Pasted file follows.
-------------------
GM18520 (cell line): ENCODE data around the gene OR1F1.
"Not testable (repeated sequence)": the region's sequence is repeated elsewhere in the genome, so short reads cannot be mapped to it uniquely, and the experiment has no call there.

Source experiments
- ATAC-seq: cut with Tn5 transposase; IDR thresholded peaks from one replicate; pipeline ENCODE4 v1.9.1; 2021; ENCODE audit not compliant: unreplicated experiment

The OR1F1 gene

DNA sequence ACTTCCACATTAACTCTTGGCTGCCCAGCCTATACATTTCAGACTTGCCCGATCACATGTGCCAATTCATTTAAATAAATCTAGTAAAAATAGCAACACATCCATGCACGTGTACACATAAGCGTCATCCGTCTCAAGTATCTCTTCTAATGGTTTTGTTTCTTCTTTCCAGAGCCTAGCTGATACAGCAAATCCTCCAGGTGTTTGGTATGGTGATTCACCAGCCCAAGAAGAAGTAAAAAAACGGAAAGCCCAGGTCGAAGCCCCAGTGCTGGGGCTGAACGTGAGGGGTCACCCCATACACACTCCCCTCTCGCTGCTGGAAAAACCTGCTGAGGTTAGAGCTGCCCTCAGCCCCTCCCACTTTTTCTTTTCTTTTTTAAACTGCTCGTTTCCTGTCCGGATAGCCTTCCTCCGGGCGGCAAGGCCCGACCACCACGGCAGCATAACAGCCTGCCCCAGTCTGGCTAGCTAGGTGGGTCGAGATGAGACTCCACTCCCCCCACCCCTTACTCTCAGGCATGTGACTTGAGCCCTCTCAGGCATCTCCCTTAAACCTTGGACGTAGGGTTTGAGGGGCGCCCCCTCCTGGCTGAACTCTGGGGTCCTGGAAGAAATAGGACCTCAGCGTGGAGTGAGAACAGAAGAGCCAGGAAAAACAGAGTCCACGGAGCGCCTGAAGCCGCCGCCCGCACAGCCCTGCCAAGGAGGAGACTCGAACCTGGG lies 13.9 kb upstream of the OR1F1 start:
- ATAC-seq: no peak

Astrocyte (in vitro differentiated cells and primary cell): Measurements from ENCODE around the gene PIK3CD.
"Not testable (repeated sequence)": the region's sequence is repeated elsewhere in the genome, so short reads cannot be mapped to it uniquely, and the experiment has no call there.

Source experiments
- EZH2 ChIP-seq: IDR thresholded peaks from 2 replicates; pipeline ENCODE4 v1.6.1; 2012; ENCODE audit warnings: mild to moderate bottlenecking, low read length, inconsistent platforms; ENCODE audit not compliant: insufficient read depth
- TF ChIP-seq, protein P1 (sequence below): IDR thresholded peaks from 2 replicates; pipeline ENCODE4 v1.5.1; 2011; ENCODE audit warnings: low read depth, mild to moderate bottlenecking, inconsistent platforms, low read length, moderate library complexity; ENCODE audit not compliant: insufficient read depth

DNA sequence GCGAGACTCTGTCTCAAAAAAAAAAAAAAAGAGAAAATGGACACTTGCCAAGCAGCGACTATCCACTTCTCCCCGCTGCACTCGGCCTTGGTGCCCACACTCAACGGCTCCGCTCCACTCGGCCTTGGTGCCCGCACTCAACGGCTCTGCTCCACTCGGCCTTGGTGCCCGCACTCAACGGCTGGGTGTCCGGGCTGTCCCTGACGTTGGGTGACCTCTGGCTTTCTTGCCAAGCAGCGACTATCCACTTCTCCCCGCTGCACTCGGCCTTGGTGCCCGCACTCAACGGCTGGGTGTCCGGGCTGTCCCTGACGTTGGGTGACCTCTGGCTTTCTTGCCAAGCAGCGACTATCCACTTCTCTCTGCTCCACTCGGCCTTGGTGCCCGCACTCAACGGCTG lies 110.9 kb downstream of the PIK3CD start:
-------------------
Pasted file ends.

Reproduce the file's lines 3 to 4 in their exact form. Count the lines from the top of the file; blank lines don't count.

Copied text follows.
Source experiments
- ATAC-seq: cut with Tn5 transposase; IDR thresholded peaks from one replicate; pipeline ENCODE4 v1.9.1; 2021; ENCODE audit not compliant: unreplicated experiment